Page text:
How Not to Get Real (and die trying)

Recently, Auston of the Dashboard Leadlog startup in Florida posted a somewhat snarky blog post about one of the responses to a job opening at their company. I more or less said the same things that appeared on Hacker News. Eventually my comment may show up, but it’s buried at #20, so I thought I’d post it here, as well.

Auston, this is for you.

While his tone was a little condescending, I completely see where this person was coming from. I have all of these skills, and if I was on the market, I’d skip right over your ad. I wouldn’t even consider it, and I probably wouldn’t be kind enough to tell you why. If anything, he wasn’t harsh enough, and you’d be wise to find the grain of truth in his criticism.

Money isn’t just important as a way to pay the bills. I could pay my bills on a lot less than I make today. Money is important because it shows how much an employer values me and my skills, which is also an indication of the work environment. Moreover, labor is a market. I’m not even going to consider an employer who can’t pay what the market will bear. Put another way, why would I want to work for anyone other than the employer who values me the most?

When you hire someone, however you’re compensating them, it’s more than they could get anywhere else. Think about that for a moment. If you get a Porche at a Honda price, don’t be surprised if the motor doesn’t live up to the salesman’s promises. You offered the highest price he could get for it, and it wasn’t a very good price. Maybe the other buyers know something you don’t.

Of course, salary isn’t the only kind of compensation. If they really believe in your company, they’ll push for equity, because they’ll believe that the equity is more valuable than the paycheck. If that’s the kind of belief you want, then you need to structure the compensation to be competitive to people who feel that way.

Your ad describes an expert frontend/backend guru-level ops/designer/architect (who also doesn’t mind slogging through maintenance tasks). And to compensate them, you’re offering…. a big monitor? Ping pong? JOKES!? Are you SERIOUS? Talking about a “comfortable and fun work environment” is a red flag. If you have to go out of your way to keep your engineers entertained and comfortable, that usually means that your product very boring and unpleasant. No thanks.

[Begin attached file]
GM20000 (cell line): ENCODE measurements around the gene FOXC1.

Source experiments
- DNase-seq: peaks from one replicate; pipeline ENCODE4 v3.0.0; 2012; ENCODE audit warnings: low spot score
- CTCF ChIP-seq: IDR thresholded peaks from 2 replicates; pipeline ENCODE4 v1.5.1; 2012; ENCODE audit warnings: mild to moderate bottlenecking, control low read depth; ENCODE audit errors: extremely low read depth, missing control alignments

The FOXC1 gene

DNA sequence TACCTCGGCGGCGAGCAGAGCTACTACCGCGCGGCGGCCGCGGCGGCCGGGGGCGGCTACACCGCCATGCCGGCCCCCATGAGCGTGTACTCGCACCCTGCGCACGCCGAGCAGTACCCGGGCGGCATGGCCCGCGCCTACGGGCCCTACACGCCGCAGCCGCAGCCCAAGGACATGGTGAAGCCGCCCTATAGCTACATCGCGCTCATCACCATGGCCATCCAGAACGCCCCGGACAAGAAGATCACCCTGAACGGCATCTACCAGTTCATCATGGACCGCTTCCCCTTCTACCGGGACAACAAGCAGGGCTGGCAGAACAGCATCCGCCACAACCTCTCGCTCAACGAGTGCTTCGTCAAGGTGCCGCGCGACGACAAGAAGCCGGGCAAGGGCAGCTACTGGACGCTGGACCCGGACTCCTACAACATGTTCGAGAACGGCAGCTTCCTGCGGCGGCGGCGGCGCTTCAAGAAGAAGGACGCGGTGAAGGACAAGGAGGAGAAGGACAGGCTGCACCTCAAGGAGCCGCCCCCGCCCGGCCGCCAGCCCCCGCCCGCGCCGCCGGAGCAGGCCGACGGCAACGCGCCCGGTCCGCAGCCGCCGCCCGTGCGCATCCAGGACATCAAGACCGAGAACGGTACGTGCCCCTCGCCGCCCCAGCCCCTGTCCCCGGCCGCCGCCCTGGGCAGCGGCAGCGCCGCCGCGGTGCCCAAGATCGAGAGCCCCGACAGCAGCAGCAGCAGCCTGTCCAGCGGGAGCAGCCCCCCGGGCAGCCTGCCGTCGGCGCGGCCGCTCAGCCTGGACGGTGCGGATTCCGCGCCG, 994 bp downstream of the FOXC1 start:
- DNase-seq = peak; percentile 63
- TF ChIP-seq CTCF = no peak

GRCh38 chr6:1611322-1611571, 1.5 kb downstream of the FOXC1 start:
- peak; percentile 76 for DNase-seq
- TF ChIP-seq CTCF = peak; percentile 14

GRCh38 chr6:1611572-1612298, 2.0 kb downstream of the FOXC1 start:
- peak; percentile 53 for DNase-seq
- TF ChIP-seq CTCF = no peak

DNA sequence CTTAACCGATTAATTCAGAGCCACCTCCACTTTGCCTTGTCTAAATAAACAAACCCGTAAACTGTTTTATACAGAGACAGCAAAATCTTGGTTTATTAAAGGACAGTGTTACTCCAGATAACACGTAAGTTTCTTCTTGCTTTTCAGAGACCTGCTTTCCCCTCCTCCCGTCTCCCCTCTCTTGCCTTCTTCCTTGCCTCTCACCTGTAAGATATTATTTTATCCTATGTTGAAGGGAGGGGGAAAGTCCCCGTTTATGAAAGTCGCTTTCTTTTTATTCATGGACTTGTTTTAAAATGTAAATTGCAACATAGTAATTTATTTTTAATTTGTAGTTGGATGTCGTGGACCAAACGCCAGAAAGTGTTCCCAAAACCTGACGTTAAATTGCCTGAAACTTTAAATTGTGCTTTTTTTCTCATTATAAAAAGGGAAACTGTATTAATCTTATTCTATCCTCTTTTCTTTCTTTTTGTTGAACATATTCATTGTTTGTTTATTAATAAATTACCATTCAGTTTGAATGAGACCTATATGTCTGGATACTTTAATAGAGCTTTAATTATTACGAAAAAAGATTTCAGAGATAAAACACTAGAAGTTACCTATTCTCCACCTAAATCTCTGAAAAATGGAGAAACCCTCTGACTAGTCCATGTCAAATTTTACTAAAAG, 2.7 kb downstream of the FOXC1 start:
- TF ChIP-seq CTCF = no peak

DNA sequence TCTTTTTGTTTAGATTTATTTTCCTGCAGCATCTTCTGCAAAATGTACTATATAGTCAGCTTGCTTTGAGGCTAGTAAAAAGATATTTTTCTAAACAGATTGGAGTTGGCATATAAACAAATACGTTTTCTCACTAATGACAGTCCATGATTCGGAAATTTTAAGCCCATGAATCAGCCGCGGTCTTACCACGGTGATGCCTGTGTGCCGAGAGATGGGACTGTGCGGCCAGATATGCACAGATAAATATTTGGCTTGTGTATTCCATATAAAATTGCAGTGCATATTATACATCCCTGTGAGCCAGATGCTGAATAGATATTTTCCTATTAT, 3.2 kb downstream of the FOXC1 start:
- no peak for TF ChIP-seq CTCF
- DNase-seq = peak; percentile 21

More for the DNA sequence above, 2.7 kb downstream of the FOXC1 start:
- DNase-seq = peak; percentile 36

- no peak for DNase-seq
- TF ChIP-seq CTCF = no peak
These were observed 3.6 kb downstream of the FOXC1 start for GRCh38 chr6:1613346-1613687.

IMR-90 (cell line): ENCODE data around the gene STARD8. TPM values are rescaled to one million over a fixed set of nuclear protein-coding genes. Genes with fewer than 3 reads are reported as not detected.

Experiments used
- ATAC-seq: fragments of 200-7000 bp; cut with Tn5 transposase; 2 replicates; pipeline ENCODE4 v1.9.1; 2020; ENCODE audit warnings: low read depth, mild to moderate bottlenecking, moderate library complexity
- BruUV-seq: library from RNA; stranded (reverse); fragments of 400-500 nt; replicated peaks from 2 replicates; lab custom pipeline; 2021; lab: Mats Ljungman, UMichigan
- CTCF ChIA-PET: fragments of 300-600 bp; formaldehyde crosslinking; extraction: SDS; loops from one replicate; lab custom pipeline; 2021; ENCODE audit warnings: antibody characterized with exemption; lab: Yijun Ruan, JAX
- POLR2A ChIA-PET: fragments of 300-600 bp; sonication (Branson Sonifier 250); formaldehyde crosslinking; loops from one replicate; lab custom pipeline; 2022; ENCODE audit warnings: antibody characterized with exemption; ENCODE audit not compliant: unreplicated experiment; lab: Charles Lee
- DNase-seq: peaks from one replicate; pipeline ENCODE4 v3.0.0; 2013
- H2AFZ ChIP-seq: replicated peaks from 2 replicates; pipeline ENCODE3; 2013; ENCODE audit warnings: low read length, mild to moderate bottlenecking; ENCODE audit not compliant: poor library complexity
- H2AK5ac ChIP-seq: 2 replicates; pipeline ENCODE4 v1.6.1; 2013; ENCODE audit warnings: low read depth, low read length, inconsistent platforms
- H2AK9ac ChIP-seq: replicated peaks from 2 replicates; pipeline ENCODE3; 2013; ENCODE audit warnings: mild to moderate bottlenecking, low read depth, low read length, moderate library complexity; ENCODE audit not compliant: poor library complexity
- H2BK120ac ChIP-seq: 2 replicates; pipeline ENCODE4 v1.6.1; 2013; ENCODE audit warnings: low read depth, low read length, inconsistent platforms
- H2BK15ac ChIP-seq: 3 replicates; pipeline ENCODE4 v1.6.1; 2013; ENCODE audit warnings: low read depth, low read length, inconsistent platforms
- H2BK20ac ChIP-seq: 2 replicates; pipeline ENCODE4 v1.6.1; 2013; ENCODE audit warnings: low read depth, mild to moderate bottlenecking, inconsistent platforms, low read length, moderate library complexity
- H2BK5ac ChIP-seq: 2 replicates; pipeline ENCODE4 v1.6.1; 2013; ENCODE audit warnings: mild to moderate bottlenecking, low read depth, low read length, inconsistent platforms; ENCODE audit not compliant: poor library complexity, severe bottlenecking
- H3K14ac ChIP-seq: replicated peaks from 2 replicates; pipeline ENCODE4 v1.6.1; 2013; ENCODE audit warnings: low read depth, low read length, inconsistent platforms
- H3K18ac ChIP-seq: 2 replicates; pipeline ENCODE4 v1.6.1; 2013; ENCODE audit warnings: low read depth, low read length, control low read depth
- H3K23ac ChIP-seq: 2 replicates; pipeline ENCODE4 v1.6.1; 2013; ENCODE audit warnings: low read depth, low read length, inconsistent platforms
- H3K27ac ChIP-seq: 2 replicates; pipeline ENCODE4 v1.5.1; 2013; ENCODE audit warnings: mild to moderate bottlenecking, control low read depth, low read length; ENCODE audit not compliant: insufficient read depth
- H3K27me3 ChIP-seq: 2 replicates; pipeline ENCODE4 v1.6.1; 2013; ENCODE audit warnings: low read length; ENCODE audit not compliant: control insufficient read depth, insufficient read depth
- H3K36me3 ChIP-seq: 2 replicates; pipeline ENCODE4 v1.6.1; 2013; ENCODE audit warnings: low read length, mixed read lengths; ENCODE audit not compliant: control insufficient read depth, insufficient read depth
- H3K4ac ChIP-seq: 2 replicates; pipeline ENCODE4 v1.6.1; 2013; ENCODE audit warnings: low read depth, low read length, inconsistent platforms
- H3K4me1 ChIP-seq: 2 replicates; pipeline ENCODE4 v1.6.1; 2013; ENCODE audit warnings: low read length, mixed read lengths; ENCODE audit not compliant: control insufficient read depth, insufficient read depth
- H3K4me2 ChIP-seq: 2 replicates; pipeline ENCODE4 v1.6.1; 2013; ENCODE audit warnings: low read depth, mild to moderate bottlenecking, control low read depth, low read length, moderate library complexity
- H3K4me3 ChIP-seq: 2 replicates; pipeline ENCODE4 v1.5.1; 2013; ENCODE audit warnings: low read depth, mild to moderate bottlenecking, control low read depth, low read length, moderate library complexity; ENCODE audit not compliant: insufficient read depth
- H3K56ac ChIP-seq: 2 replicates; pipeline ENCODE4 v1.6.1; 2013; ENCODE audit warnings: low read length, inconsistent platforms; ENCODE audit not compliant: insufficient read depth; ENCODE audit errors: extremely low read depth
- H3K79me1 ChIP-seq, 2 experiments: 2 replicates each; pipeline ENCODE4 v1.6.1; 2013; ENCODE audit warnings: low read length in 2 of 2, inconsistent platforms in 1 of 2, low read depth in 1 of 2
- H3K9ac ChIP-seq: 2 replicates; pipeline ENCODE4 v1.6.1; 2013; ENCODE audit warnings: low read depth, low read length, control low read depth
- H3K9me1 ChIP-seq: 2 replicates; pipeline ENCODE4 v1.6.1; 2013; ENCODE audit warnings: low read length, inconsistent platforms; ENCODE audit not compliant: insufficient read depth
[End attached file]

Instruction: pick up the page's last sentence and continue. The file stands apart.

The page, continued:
It sounds like you want a CTO or chief architect. If you can’t afford several hundred thousand per year in salary (which most startups can’t), you’d better be prepared to hand over a sizable chunk of your company to them. Skip the stuff about your killer break rooms, they probably have better chairs and toys at home. Sell them on the concept and the business plan instead. Anyone with those skills knows what they’re worth. You’re recruiting a partner, not an employee, but your ad clearly shows that you don’t get that.

If you balk at giving up so much, then ask yourself this: why else would someone with with that value choose to invest it in YOU, when they can do half the work and make 4 times as much at Google or Yahoo, or probably start their own company and compete with you directly? You’re hunting tigers, and frankly, it doesn’t sound like you’re up to the task.

If you don’t need that level of expertise, then don’t ask for it. When you want a Honda, and you can afford a Honda, you go to a Honda dealership. Job ads are not the place to shoot for stretch goals. This is the equivalent of the resumes that list every buzzword under the sun, when the person has real experience in maybe two or three.

We’re two biz dev guys, a ux guru and a hacker with solid business experience.

So, you’re 4 people, and only one of you writes code? Good luck with that. No wonder you need so much help. One of the biz dev guys should probably sell their equity to the other three, and go “dev” some other “biz”. Then maybe you’d be able to afford the CTO you need. It’s going to be a tough sell, though, given the childish attitude towards compensation.